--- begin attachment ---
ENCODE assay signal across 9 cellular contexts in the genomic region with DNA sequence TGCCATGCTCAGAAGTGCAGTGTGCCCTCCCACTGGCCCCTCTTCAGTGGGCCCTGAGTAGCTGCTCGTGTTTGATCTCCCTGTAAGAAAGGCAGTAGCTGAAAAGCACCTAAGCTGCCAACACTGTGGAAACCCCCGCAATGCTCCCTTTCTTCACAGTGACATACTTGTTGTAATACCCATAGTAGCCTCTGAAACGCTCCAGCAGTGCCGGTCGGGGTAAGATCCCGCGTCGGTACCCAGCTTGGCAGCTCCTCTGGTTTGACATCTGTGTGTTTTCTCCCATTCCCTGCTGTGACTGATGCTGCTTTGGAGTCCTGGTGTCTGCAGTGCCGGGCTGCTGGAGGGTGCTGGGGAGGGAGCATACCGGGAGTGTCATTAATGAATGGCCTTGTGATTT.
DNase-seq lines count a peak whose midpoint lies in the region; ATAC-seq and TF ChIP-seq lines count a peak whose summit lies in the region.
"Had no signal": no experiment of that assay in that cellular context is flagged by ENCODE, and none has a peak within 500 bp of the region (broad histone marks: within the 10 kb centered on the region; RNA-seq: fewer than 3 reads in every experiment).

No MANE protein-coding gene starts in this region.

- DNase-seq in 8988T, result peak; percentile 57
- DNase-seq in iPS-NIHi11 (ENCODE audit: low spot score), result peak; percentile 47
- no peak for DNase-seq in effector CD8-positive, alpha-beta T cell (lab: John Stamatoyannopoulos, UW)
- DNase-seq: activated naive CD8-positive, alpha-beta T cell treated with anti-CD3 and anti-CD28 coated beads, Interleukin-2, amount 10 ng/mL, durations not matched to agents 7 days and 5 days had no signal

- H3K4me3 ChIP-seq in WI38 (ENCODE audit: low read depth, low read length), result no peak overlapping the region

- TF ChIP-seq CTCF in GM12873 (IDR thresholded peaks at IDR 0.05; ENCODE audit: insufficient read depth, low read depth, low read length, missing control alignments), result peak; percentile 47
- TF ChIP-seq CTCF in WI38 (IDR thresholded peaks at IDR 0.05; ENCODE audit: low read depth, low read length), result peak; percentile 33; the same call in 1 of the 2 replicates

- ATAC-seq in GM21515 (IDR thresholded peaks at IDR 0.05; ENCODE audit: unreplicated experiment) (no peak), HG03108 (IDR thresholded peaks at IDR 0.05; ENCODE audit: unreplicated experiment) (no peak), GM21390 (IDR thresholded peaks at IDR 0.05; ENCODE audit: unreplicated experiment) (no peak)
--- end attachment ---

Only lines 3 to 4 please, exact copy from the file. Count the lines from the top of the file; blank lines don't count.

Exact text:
"Had no signal": no experiment of that assay in that cellular context is flagged by ENCODE, and none has a peak within 500 bp of the region (broad histone marks: within the 10 kb centered on the region; RNA-seq: fewer than 3 reads in every experiment).

No MANE protein-coding gene starts in this region.